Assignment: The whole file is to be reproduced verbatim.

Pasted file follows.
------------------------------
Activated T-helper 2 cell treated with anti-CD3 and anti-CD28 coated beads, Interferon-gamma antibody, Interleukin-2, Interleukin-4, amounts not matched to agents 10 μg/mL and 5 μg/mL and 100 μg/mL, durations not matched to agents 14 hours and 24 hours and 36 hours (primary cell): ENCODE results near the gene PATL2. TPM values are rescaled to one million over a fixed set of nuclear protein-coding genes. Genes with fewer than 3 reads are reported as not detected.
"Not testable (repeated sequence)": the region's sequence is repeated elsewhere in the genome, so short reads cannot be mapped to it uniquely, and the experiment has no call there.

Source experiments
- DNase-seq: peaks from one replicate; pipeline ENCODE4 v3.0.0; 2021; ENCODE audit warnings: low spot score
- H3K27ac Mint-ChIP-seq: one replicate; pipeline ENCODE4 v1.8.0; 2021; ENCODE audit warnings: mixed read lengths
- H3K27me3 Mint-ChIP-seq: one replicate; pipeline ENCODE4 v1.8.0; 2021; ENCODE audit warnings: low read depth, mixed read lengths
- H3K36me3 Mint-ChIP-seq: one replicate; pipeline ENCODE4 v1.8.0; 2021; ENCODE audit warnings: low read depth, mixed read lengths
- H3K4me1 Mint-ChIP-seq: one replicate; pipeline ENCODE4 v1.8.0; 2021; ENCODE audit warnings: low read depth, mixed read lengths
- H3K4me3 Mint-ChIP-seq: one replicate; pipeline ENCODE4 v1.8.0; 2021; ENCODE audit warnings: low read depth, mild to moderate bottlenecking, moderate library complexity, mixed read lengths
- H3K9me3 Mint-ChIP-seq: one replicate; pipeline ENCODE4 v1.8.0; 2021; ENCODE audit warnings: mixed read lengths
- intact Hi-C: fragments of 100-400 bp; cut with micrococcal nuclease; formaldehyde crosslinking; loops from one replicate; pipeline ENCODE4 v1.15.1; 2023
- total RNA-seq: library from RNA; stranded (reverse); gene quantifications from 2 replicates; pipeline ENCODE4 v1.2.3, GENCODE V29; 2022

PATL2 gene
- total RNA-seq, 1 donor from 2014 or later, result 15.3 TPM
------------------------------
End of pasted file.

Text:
Activated T-helper 2 cell treated with anti-CD3 and anti-CD28 coated beads, Interferon-gamma antibody, Interleukin-2, Interleukin-4, amounts not matched to agents 10 μg/mL and 5 μg/mL and 100 μg/mL, durations not matched to agents 14 hours and 24 hours and 36 hours (primary cell): ENCODE results near the gene PATL2. TPM values are rescaled to one million over a fixed set of nuclear protein-coding genes. Genes with fewer than 3 reads are reported as not detected.
"Not testable (repeated sequence)": the region's sequence is repeated elsewhere in the genome, so short reads cannot be mapped to it uniquely, and the experiment has no call there.

Source experiments
- DNase-seq: peaks from one replicate; pipeline ENCODE4 v3.0.0; 2021; ENCODE audit warnings: low spot score
- H3K27ac Mint-ChIP-seq: one replicate; pipeline ENCODE4 v1.8.0; 2021; ENCODE audit warnings: mixed read lengths
- H3K27me3 Mint-ChIP-seq: one replicate; pipeline ENCODE4 v1.8.0; 2021; ENCODE audit warnings: low read depth, mixed read lengths
- H3K36me3 Mint-ChIP-seq: one replicate; pipeline ENCODE4 v1.8.0; 2021; ENCODE audit warnings: low read depth, mixed read lengths
- H3K4me1 Mint-ChIP-seq: one replicate; pipeline ENCODE4 v1.8.0; 2021; ENCODE audit warnings: low read depth, mixed read lengths
- H3K4me3 Mint-ChIP-seq: one replicate; pipeline ENCODE4 v1.8.0; 2021; ENCODE audit warnings: low read depth, mild to moderate bottlenecking, moderate library complexity, mixed read lengths
- H3K9me3 Mint-ChIP-seq: one replicate; pipeline ENCODE4 v1.8.0; 2021; ENCODE audit warnings: mixed read lengths
- intact Hi-C: fragments of 100-400 bp; cut with micrococcal nuclease; formaldehyde crosslinking; loops from one replicate; pipeline ENCODE4 v1.15.1; 2023
- total RNA-seq: library from RNA; stranded (reverse); gene quantifications from 2 replicates; pipeline ENCODE4 v1.2.3, GENCODE V29; 2022

PATL2 gene
- total RNA-seq, 1 donor from 2014 or later, result 15.3 TPM